Testing free agency likely would have brought a larger dollar figure from Utah for Porziņģis, sources said, than he ultimately netted from Boston. The Celtics had traded Marcus Smart to Memphis and were suddenly in position to trade Tyus Jones to the Wizards for the right to offer Porziņģis the two-year, $60 million contract extension he later signed. Boston had previously approached Washington about acquiring Porziņģis before the 2023 trade deadline, league sources told Yahoo Sports. And it seems no coincidence that his last game before the Wizards shut him down in pursuit of draft lottery ping pong balls, Porziņģis poured in 32 points against Boston for one of his best performances of the year.

In order for the summer blockbuster to get completed, though, Porziņģis had to pick up that option for this 2023-24 campaign — which then limited the sweet-shooting big man to a smaller salary with the Celtics in accordance with the league’s cap restrictions. And so essentially, by picking up that $36 million to get traded to Boston, Porziņģis agreed to less money than what would have foreseeably been available in free agency in order to pursue the franchise’s 18th banner and his first ring.

Porziņģis fit as well as Boston brass imagined. His pick-and-pop threat provided even greater space for the Celtics’ bullpen of perimeter ball-handlers. He transformed from a statistical liability with his post touches in Dallas to producing one of the most efficient post-up seasons in NBA tracking-data history, with Porziņģis’ post-ups this season generated a staggering 1.29 points per possession.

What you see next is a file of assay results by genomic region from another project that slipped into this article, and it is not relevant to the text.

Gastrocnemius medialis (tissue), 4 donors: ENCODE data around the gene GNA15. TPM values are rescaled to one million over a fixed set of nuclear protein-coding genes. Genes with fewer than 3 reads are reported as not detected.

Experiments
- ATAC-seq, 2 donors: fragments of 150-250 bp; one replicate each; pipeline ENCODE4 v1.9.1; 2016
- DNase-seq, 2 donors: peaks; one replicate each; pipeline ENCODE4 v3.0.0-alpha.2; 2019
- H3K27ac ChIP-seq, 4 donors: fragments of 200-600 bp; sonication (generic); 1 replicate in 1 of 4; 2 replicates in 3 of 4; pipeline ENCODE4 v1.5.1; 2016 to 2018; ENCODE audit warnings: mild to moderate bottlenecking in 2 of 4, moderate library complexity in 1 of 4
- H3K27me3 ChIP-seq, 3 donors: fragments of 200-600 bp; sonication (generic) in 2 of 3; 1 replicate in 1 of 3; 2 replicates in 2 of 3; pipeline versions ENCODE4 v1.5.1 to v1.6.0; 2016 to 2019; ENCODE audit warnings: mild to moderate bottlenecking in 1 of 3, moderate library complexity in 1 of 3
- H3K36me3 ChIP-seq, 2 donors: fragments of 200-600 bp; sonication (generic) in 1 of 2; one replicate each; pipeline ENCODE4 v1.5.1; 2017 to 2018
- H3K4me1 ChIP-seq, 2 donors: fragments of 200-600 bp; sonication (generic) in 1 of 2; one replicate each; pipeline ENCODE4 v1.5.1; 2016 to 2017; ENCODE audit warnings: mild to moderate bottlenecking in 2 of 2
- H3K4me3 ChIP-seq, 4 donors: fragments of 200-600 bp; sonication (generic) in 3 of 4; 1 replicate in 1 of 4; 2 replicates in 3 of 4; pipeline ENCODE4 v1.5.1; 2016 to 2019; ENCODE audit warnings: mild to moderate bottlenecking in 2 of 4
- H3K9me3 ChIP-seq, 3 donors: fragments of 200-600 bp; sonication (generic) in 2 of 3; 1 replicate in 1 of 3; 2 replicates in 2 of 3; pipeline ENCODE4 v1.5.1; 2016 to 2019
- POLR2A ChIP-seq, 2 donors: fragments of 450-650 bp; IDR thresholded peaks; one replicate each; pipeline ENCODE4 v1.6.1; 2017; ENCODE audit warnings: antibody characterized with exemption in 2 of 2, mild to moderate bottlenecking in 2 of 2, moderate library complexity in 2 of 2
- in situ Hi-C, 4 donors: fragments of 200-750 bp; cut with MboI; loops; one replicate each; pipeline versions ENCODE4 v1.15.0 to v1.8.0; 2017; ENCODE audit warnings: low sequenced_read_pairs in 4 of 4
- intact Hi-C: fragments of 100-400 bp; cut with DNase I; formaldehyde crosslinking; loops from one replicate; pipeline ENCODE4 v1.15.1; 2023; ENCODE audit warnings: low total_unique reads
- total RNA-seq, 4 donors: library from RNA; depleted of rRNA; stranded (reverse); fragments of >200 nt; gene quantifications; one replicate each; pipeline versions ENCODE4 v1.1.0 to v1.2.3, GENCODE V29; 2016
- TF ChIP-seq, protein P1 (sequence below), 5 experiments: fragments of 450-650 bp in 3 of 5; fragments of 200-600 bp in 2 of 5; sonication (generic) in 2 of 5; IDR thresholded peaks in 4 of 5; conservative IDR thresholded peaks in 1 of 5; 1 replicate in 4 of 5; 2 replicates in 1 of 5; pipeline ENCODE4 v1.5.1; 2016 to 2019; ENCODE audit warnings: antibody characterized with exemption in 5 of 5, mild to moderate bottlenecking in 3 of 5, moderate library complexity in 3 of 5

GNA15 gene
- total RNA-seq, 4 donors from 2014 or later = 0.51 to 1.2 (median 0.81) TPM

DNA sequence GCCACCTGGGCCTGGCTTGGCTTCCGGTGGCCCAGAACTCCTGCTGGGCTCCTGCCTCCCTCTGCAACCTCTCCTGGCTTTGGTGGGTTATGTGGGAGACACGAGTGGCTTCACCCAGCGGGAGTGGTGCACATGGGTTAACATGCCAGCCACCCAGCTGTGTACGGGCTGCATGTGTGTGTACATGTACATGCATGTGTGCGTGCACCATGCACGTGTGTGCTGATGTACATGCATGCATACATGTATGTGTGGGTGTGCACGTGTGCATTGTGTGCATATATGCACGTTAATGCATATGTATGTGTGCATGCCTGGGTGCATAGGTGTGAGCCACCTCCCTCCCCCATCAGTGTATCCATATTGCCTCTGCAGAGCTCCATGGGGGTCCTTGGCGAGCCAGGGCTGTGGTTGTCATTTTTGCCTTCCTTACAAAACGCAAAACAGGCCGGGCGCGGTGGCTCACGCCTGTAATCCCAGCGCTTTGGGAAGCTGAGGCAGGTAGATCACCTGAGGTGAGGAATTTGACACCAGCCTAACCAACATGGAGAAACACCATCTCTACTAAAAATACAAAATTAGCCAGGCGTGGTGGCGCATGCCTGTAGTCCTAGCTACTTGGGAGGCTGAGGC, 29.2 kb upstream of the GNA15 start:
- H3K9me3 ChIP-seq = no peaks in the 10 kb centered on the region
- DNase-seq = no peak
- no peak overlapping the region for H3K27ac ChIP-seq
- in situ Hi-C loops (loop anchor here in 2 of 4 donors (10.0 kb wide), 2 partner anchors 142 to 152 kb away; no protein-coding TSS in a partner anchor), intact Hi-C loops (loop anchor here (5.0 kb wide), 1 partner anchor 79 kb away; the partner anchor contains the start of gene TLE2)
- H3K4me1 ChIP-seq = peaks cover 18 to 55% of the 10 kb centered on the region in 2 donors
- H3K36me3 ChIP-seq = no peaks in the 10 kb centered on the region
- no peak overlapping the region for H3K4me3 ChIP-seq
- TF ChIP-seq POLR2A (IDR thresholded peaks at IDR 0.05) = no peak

Irving has found a balance with the Mavericks. He picks his spots to take the wheel behind Dončić’s lead, but he is the unquestioned vocal bassline to this momentous run to the Finals. Kidd calls him a calming, poised presence. He’s eight years older than Dončić — the same seniority James offered Irving when they first teamed with the Cavaliers. For this Dallas duo, their partnership has seemed to stand on growth as much as their common gifts. “A big word that we both can agree on is maturity,” Irving said after the Mavericks bested Oklahoma City in Round 2.

Boston marks Porziņģis’ fourth team just as Dallas does for Irving. Tatum and Brown have Holiday as their championship-tested anchor of their backcourt — with more spacing on the way, thanks to a certain center’s return from injury. Dončić has his vaunted co-star. Irving can’t seem to miss a left-handed floater.

Here’s to hoping it takes seven games to decide which group finally claims the crown.